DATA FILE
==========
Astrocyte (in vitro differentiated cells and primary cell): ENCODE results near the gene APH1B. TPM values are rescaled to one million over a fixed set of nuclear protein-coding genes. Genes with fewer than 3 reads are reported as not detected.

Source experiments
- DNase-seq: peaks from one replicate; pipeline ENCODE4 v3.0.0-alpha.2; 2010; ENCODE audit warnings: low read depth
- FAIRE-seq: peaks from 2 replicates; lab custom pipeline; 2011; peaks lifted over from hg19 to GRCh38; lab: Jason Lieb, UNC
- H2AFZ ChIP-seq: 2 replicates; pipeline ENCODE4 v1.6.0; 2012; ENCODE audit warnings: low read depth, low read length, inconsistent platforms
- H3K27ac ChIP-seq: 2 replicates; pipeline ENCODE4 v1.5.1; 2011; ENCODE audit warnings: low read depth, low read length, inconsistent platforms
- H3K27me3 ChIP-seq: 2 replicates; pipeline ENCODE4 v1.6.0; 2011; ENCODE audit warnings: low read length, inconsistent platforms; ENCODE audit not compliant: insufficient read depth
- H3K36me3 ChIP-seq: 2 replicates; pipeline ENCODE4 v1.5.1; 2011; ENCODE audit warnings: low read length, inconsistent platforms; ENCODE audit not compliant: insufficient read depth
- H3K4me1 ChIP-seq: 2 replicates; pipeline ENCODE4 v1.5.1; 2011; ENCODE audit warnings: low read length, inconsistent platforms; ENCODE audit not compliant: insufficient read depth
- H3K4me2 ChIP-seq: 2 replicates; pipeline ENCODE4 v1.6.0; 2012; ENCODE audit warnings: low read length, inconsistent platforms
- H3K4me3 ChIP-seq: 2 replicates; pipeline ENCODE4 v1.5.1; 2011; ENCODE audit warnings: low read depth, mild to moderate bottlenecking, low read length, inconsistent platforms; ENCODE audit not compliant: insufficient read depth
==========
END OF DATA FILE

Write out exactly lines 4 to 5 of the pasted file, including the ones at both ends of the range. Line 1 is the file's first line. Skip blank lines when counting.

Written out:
- FAIRE-seq: peaks from 2 replicates; lab custom pipeline; 2011; peaks lifted over from hg19 to GRCh38; lab: Jason Lieb, UNC
- H2AFZ ChIP-seq: 2 replicates; pipeline ENCODE4 v1.6.0; 2012; ENCODE audit warnings: low read depth, low read length, inconsistent platforms